#harrypottersummer–Philosopher’s Stone Pt. 2


So, first and foremost, I got one of them done at least. Not inked, but decent looking.


Fanart is not my forte; I think I need to make some jewelry or do some embroidery or something for the next book.

And now, more random thoughts.


You know, it’s also kind of astounding how many little things Rowling works in here that are going to pop up later. The unknown story behind the Bloody Baron, Harry asking why Voldemort came after him in the first place, the tiniest hints of Snape’s background: all are going to come up later as major plot points.

She’s even already starting to paint Dumbledore as morally ambiguous, in a way that’s very subtle for the intended audience. When you’re a kid reading these, you sort of think it’s awesome that this ridiculously powerful wizard had enough confidence in Harry to just help him along the way instead of pushing him out of danger. Looking back, though, it’s kind of like “Really, you decided to let the eleven year old handle the life and death situation!?”

My favorite though, so far, is probably “yet [Harry] sometimes had the horrible feeling that Snape could read minds.” I laughed and laughed.


I’d honestly forgotten how much of a snot Hermione was at the beginning here, and how awful Harry and Ron were to her. Considering how close they become later it’s hard to remember that it takes the better part of a book for them to even begin to be friendly.

And speaking of Hermione, I’ve literally never understood why she lied about the troll. Seriously, she could have just said “I ran to the bathroom, and they must have noticed I was gone from the Great Hall, because they came running down the corridor looking for me and yelling my name.” It serves the same purpose of keeping them out of trouble and doesn’t untruthfully implicate herself. I get that it’s supposed to be the first instance of her loosening up about the rules, but her standing up for Harry and Ron and then starting to hang out with them could have done the same thing. Her loosening up was sort of an ongoing process anyway.


So my book Ron looks a little bit like a very young Rick Astley. Just thought you’d all want to know.


One of the things I’ve always loved about the books is how much you need all three of the Trio to form a functional, adventuring whole. The Devil’s Snare at the end of Philosopher’s Stone is a good example: you need Hermione’s book knowledge of what it is and what it dislikes, Harry’s calm in the face of danger to suggest a fire, and Ron’s instinct to jump to magic to solve the problem. And the rest of the tasks continue on in the same course. It’s always frustrated me that the movies cut so much of that out.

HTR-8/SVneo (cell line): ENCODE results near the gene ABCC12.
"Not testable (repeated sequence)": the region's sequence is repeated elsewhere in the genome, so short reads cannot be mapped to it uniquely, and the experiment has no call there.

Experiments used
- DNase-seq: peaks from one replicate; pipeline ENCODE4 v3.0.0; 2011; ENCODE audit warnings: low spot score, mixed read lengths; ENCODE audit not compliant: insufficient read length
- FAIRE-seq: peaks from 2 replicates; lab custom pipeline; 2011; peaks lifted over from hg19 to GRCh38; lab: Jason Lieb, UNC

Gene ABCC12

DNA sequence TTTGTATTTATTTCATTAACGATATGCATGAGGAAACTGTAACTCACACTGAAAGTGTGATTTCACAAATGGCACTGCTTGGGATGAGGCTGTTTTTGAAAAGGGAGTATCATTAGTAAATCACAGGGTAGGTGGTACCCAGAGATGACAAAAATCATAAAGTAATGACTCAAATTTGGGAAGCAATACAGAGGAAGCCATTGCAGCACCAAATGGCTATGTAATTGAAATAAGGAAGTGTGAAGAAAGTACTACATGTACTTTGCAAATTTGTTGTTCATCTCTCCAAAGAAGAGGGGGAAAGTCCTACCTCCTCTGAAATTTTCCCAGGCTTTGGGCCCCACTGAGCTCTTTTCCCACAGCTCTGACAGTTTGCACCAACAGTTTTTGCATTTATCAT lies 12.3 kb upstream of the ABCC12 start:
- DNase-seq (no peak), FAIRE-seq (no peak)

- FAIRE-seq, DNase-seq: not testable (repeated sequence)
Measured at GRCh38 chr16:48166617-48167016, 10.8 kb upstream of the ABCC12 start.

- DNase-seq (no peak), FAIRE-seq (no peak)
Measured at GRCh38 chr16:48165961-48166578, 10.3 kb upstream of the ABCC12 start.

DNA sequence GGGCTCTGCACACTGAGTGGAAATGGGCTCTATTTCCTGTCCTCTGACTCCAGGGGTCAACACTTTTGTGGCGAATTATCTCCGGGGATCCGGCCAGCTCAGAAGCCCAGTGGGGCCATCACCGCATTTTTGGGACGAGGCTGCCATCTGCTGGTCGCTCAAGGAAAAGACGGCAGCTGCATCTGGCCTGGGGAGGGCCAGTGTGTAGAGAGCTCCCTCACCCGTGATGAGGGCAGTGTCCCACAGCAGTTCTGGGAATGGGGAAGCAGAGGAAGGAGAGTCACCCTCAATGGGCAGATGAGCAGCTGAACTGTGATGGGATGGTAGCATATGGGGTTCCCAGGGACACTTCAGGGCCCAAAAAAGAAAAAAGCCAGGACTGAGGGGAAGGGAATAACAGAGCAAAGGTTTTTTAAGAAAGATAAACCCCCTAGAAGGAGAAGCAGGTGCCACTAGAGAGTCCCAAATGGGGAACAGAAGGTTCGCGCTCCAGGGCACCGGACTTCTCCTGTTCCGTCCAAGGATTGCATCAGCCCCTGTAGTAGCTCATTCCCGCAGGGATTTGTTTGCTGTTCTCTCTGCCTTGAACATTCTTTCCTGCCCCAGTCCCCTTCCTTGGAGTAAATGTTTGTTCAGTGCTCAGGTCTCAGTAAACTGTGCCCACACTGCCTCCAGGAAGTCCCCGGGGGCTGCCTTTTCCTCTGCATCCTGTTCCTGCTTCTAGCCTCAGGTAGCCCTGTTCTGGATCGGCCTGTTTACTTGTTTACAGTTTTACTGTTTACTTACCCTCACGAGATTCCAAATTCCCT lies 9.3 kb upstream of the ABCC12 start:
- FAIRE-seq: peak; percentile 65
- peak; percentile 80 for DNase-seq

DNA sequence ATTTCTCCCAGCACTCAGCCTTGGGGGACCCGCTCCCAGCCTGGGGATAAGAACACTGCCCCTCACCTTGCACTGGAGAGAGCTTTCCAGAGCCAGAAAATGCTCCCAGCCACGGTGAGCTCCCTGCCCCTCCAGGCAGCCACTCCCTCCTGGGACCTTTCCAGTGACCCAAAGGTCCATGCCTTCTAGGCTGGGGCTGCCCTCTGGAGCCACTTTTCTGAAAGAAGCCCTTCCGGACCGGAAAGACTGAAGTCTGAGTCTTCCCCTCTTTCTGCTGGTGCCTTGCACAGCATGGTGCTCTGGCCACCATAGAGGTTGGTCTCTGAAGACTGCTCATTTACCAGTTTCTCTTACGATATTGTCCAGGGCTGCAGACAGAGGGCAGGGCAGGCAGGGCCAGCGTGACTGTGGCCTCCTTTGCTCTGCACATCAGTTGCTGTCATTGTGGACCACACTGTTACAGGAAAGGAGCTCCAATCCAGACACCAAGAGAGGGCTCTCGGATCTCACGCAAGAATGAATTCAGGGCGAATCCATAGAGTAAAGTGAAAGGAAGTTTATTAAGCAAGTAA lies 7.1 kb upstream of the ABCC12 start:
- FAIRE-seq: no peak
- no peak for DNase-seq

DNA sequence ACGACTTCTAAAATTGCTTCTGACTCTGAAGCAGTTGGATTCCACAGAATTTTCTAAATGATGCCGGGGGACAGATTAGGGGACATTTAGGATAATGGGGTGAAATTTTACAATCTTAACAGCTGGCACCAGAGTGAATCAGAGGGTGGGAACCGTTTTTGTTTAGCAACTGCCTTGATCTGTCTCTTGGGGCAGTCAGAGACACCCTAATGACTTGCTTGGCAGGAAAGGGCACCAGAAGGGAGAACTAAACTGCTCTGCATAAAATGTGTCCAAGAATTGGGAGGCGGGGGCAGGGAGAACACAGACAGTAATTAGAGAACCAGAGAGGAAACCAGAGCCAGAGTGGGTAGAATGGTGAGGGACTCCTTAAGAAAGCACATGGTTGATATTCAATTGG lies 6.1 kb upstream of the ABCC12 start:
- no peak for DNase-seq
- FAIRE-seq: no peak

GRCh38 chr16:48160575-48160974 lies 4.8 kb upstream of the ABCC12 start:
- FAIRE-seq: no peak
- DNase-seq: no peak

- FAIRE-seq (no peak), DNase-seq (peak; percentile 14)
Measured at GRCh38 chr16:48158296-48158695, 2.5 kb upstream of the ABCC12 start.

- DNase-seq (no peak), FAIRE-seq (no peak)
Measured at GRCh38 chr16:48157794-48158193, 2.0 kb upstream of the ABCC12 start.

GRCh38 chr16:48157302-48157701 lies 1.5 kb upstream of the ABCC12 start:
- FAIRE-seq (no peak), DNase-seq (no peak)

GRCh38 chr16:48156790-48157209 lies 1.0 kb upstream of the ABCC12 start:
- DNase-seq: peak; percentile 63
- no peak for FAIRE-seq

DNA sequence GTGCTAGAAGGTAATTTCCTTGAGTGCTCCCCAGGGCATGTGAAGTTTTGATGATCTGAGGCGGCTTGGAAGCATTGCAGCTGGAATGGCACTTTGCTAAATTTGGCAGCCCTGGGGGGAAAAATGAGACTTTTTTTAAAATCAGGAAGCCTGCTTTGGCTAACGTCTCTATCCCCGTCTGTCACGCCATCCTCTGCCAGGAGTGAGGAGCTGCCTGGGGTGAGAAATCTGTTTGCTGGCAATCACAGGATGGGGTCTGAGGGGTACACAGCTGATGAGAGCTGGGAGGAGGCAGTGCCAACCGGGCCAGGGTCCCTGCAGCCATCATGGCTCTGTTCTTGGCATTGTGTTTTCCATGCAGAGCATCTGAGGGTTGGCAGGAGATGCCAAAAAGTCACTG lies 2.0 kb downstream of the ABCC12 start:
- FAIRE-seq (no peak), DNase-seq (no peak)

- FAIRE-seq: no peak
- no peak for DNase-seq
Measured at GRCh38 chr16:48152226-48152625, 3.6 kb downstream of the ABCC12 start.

Boyfriend had coincidentally bought tickets to Harry Potter night at our local symphony before we’d even decided to do this reread, so on Saturday we got to go. I felt awkward taking pictures of total strangers, we were far enough away that I couldn’t get good shots of the official costume contest, so I have no proof of how many people there were dressed up. There were so many, though! It was basically cosplay night at the symphony.

It’s nice to see the fandom’s still a presence, even after the canon’s been done for years, and it makes me giggle a little to see how we haven’t lost our tendency to grab a striped scarf for everything even vaguely Harry Potter themed.

It was also great to hear the music again, and to finally notice the variety of it. Obviously Hedwig’s Theme is iconic, but for every song that I remembered there was another that I couldn’t even place to a specific movie.

And considering how magical Heinz Hall is on its own, it seemed like the perfect setting.



So next week, on to Chamber of Secrets. This was up there as one of my favorites when I first read them, but I know a lot of other people have problems with it. Looking forward to seeing if it holds up.



2 thoughts on “#harrypottersummer–Philosopher’s Stone Pt. 2

  1. I like the fan art! Ah god I love that “yet [Harry] sometimes had the horrible feeling that Snape could read minds.” quote so much!!! I agree about the Hermione thing, but they might have got in trouble about putting themselves in danger instead of alerting the teachers. I mean, it was pretty reckless. Great post!

    Liked by 1 person

  2. Aw, thanks.

    And the problem of them being reckless occurred to me too, but I feel like it’s still there even if she deliberately went after the troll. Though I guess the lie does make for a better distraction from that.

    Hermione Granger: panicking preteen or cleverer than me? (Let’s face it, probably the latter.)


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